# One step subgroup test help [duplicate]

Possible Duplicate:
Basic Subgroup Conditions

could someone please explain how the one step subgroup test works,

I know its important and everything but I do not know how to apply it as well as with the two step subgroup.

If someone could also give some examples with it it would be really helpful.

thank you

## marked as duplicate by Gerry Myerson, Brandon Carter, t.b., user31373, Zhen LinAug 16 '12 at 10:20

Rather than prove that the "one step subgroup test" and the "two step subgroup test" are equivalent (which the links in the comments do very well), I thought I would "show it in action".

Suppose we want to show that $2\Bbb Z = \{k \in \Bbb Z: k = 2m, \text{for some }m \in \Bbb Z\}$ is a subgroup of $\Bbb Z$ under addition.

A) The "two-step method": first, we show closure - given $k,k' \in 2\Bbb Z$, we have that:

$k = 2m,k' = 2m'$ for some integers $m,m'$, so $k+k' = 2m+2m' = 2(m+m')$. Since $\Bbb Z$ is a group, and closed under addition, $m+m'$ is an integer, so $k+k' \in 2\Bbb Z$.

Next, we show that if $k \in 2\Bbb Z$, $-k \in 2\Bbb Z$: since $k = 2m$, for some integer $m$, we have $-k = -(2m) = 2(-m)$, and since $-m$ is also an integer, $-k \in 2\Bbb Z$.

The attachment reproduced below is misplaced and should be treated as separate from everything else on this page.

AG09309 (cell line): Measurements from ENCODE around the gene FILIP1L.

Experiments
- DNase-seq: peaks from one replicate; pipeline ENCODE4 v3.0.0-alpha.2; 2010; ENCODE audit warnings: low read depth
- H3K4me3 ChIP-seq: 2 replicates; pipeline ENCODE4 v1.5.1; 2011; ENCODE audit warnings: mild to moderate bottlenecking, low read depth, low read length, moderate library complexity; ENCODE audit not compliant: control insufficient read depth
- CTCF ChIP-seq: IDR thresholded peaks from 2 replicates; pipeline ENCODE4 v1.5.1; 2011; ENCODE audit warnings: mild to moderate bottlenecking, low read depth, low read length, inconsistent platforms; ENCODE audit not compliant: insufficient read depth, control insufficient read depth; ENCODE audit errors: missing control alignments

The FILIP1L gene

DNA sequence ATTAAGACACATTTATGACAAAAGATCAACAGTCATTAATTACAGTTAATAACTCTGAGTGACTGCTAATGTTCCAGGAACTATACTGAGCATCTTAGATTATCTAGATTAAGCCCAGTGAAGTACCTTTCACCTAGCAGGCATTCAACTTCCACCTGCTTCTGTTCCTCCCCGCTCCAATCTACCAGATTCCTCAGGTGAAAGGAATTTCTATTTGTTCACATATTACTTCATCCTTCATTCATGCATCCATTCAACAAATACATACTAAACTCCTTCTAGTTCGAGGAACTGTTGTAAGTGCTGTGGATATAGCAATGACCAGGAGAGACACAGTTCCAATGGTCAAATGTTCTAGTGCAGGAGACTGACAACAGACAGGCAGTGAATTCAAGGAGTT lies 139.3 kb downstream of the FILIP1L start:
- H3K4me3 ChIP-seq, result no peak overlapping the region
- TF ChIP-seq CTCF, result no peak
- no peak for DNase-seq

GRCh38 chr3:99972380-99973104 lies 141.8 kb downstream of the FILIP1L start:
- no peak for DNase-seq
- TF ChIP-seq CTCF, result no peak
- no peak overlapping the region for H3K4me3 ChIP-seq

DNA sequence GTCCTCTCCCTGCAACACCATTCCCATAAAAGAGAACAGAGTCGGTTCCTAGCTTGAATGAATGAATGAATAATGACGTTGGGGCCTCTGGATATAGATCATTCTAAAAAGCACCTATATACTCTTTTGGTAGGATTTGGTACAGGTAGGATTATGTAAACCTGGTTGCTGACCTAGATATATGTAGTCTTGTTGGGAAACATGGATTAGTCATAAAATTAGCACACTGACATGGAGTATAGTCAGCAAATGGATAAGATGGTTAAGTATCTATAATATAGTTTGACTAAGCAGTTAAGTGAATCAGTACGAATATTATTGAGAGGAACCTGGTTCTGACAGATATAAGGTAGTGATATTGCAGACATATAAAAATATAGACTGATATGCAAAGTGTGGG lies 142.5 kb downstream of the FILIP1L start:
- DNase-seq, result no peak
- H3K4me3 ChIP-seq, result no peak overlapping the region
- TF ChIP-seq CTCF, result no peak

B) The "one step method": here, we combine both steps into one: given $k,k' \in 2\Bbb Z$, we aim to show that $k + (-k') \in 2\Bbb Z$. As before, we write:

$k + (-k') = k - k' = 2m - 2m' = 2(m -m')$, and since $m - m'$ is an integer, $k + (-k') \in 2\Bbb Z$.

A more sophisticated use of this test, is to show that for any subgroup $H$ of a group $G$, and any element $g \in G$, $gHg^{-1} = \{ghg^{-1}: h \in H\}$ is also a subgroup of $G$. So given any pair of elements $x,y \in gHg^{-1}$, we must show $xy^{-1} \in gHg^{-1}$. Note we can write:

$x = ghg^{-1}$, for some $h \in H$, $y = gh'g^{-1}$, for some $h'\in H$.

Then $y^{-1} = (gh'g^{-1})^{-1} = (g^{-1})^{-1}h'^{-1}g^{-1} = gh'^{-1}g^{-1}$, so:

$xy^{-1} = (ghg^{-1})(gh'^{-1}g^{-1}) = gh(g^{-1}g)h'^{-1}g^{-1} = gh(e)h'^{-1}g^{-1} = g(hh'^{-1})g^{-1}$.

Since $H$ is a subgroup, it contains all inverses, so $h'^{-1}$ is certainly in $H$, and $H$ is also closed under multiplication, so $hh'^{-1} \in H$, thus:

$xy^{-1} = g(hh'^{-1})g^{-1} \in gHg^{-1}$, and we are done.

• What bothers me about the "one-step" method is that surely one also has to prove that the purported subgroup is non-empty, so it's really 2 steps (and the "two-step" method is really 3 steps). Of course, it's usually obvious that the set isn't empty, as in your example, $2{\bf Z}$, but it still ought to be noted. – Gerry Myerson Aug 15 '12 at 4:38
• you guys are awesome that really helped me out thanks again – user37012 Aug 15 '12 at 17:04